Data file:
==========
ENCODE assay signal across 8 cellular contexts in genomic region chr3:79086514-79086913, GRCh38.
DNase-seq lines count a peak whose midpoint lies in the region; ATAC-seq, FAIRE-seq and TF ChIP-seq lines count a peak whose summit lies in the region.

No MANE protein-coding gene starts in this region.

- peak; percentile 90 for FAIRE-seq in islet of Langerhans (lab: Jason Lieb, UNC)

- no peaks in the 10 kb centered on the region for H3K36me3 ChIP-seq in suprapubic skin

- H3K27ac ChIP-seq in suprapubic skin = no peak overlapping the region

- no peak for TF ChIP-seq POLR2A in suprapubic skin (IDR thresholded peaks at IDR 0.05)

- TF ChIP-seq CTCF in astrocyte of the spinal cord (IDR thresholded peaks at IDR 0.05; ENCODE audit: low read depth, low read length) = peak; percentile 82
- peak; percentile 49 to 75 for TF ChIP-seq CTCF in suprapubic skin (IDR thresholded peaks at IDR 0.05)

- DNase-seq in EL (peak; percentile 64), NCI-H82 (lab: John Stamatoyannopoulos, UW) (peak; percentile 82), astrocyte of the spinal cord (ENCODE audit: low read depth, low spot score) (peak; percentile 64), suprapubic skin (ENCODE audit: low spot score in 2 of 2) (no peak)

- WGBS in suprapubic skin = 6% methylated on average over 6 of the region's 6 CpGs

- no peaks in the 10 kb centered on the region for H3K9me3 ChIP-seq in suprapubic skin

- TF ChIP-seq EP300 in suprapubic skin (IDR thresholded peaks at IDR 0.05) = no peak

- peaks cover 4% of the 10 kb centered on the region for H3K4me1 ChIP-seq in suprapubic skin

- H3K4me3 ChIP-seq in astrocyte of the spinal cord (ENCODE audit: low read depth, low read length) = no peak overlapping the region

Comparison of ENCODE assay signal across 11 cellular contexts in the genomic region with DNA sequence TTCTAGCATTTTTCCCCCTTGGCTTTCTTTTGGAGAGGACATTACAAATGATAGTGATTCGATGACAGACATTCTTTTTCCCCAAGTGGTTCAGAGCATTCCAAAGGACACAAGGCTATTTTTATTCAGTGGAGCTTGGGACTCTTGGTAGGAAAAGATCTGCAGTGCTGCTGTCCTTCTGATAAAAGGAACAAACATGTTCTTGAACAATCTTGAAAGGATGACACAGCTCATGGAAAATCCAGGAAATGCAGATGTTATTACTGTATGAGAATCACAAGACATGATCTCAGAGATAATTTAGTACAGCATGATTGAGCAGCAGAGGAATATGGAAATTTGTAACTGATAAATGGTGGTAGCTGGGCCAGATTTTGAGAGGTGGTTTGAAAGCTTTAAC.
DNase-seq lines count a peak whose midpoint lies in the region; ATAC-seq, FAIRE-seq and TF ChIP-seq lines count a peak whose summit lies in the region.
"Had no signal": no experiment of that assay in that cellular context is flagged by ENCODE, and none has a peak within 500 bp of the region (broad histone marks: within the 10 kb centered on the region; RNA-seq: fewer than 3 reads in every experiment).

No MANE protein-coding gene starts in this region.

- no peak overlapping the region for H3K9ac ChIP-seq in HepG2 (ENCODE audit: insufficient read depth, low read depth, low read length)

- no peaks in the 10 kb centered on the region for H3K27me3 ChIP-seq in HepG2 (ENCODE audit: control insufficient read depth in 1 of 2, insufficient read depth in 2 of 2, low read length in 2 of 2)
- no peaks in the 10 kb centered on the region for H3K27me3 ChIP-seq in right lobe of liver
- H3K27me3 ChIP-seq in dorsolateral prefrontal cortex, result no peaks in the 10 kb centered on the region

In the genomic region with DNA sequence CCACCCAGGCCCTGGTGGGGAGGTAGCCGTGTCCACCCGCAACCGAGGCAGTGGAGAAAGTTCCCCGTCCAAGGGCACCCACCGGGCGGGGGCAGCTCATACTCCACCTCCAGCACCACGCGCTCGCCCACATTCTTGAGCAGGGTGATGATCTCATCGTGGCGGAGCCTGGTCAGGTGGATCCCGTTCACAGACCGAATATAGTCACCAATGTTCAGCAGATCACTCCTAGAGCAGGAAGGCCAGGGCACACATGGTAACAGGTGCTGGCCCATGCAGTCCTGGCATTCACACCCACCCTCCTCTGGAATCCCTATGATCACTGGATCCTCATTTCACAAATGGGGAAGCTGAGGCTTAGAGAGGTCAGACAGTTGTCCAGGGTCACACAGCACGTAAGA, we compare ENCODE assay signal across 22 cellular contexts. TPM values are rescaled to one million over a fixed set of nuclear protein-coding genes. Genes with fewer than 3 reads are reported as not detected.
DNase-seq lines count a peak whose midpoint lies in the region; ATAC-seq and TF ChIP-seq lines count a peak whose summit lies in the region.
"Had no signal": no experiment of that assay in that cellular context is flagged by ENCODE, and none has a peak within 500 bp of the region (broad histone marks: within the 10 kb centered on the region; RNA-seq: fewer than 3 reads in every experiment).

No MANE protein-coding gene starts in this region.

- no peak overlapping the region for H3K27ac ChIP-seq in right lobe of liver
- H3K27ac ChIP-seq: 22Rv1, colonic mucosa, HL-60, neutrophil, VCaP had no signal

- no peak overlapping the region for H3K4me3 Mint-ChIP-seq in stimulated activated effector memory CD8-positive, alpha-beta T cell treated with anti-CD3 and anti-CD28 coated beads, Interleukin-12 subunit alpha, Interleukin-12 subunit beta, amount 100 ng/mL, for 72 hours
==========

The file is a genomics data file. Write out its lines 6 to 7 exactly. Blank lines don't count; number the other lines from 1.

- H3K27ac ChIP-seq in suprapubic skin = no peak overlapping the region

- no peak for TF ChIP-seq POLR2A in suprapubic skin (IDR thresholded peaks at IDR 0.05)